Responding (not reacting) to objections (part 1)

Known for his Dale Carnegie training expertise, Terry Siebert is writing to inspire leaders to reach their greatest potential. Leadership, today more than ever, may mean the difference between closing the doors or opening new markets. Every month, he'll post help with mindset, business tools and more. Read Full Bio

One of the more popular downloads on our Dale Carnegie Training website is a piece on handling and overcoming objections. This is really no surprise in today’s competitive and tough sales environment. Yes, it is more challenging out there than it was a few years ago. And that sad truth applies to many, many market segments.

Dealing with objections requires us to practice careful, sensitive listening skills along with positive, factual responses to customer concerns. Of course, as with any part of the sales process, it helps to have a strategy. And just like driving a car, this strategy becomes second nature if we understand it, practice it, and are committed to using it when objections occur. Here is a proven, five-step process that tends to get better results than the usual “blame-deny-justify” approach:

Step 1: Cushion

Just like a cushion makes your tush feel more comfortable when you’re sitting on a hard surface, the same is applicable in the first step in dealing with an objection. When you hear the objection, the cushion, in its most basic form, empathizes with the customer. For example, “I understand how you might feel that way.”

The cushion never agrees with the objection, which would validate it in the mind of the customer. The cushion also never disagrees with the objection, which would start a confrontational scenario. If more salespeople just responded with a cushion to the objections they hear, I am convinced that they would be building better relationships with their customers. Finally, once the cushion is stated, be careful not to follow it with a “but.” It tends to take the conversation in a negative direction. Rather, use the word “and” – it keeps the discussion on an even plane.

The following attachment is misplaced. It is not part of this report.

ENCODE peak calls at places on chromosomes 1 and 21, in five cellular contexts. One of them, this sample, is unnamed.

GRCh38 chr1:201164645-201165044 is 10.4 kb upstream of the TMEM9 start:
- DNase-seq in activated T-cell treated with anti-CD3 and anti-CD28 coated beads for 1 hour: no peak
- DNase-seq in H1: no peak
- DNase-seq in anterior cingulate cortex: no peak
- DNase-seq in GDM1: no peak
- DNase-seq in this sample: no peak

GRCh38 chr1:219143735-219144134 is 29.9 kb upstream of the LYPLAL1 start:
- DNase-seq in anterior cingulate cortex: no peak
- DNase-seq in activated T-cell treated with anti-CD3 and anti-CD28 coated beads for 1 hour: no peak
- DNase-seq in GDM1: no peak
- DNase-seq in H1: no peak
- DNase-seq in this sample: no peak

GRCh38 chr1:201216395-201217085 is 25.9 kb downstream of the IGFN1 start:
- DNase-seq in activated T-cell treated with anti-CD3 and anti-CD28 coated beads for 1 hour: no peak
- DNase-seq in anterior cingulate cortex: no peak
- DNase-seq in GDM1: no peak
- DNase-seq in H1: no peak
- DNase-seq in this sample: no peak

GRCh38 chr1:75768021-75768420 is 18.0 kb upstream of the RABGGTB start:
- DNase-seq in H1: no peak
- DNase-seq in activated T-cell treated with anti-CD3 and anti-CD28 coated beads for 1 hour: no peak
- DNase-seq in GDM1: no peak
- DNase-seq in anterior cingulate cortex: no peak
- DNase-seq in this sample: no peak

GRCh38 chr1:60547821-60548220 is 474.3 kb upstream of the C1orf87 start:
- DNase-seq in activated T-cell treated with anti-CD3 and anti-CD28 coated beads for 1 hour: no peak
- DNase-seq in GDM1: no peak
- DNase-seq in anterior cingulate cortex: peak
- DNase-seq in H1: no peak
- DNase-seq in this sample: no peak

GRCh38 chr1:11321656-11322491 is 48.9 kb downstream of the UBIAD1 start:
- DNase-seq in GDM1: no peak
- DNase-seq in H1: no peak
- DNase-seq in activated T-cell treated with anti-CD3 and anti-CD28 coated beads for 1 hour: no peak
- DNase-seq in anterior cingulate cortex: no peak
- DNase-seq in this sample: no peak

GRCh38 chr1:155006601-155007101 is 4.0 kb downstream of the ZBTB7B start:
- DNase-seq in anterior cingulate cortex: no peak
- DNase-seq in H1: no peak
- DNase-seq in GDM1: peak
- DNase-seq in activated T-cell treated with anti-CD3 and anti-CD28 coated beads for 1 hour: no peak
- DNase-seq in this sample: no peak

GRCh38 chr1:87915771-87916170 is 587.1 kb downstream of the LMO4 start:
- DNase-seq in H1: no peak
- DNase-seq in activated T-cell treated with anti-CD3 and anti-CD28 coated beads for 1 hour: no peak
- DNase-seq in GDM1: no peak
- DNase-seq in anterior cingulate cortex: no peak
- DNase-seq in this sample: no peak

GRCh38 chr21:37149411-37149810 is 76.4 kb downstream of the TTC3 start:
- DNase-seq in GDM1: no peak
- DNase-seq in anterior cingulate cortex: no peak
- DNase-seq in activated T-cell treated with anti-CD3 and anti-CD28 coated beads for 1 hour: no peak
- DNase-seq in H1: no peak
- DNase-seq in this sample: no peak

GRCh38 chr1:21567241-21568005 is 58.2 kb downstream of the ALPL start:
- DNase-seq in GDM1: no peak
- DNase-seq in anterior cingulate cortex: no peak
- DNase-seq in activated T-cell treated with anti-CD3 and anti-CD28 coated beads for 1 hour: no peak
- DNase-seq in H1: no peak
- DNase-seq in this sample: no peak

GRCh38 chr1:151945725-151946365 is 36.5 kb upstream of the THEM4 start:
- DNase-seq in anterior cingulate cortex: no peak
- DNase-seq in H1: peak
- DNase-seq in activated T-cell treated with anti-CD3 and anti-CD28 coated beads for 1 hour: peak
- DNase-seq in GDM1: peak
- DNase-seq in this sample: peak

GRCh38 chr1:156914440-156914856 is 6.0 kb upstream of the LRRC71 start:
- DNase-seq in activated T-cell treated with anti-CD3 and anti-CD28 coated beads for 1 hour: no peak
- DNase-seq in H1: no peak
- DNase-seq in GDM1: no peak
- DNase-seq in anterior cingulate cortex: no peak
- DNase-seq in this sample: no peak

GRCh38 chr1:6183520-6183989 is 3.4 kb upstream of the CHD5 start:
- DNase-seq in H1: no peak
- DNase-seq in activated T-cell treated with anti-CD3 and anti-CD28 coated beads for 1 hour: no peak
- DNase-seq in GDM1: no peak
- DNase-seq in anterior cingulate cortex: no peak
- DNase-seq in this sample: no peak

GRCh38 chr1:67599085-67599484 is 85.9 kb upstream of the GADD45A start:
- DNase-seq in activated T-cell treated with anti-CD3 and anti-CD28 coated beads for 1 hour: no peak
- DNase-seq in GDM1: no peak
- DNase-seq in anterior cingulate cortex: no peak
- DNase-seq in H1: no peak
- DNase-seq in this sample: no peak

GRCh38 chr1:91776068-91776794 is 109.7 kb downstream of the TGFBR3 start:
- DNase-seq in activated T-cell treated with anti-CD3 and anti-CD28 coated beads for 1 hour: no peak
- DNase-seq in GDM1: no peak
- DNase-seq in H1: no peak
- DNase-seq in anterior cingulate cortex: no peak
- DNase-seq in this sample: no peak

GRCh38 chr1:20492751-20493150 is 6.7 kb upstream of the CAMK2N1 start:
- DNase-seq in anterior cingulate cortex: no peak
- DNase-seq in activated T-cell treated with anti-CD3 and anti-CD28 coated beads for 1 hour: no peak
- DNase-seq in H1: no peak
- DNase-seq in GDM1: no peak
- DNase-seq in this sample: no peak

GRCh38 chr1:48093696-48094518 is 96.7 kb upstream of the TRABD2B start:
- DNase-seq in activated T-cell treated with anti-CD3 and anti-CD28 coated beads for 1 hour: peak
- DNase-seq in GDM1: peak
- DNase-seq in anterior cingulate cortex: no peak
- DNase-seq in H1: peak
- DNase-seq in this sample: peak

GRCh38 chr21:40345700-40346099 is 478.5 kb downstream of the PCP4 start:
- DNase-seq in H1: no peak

Step 2: Clarify the Objection

Once you have cushioned the objection, you then need to clarify exactly what is behind the customer’s concern. Most sales folks have heard the price objection more than they would like. The danger is that they assume they understand where the customer is coming from. Is it the price, the terms, the financing, the upfront payment, or something else? A good question here is: “Help me understand, exactly what is it about (the customer’s concern) that would cause you to hesitate?” Also, don’t be afraid to dig a bit deeper here – you want to make darn sure you will respond to the real objection. If you are comfortable that you have a good handle on the real objection, you are ready to move on to the next step.

Step 3: Identify Hidden Objections

In this step, you are trying to determine if there are any hidden objections that are not on the table. It is not uncommon for some buyers to hold their cards pretty close. A question that I often use in this step is: “In addition to your concern with (stated objection), is there anything else that would hold you back from going ahead with this proposal?” If I get a positive response, we get that issue on the table as well. If I get a negative response, my next statement would go something like this: “So if we can resolve that concern to your satisfaction, there is really nothing else that is stopping you from going ahead. Is that correct?” This line of questioning is 100% intended to get the real objection(s) on the table to be addressed, and the “smoke-screen objections” off the table.

Step 4: Respond

You will note that we are not responding to the objection until step 4. Many amateur salespeople start with this step by reacting to the initial objection. My next blog will go into more detail regarding how to respond and will also reveal the final step (No. 5) of the process.

Good selling!

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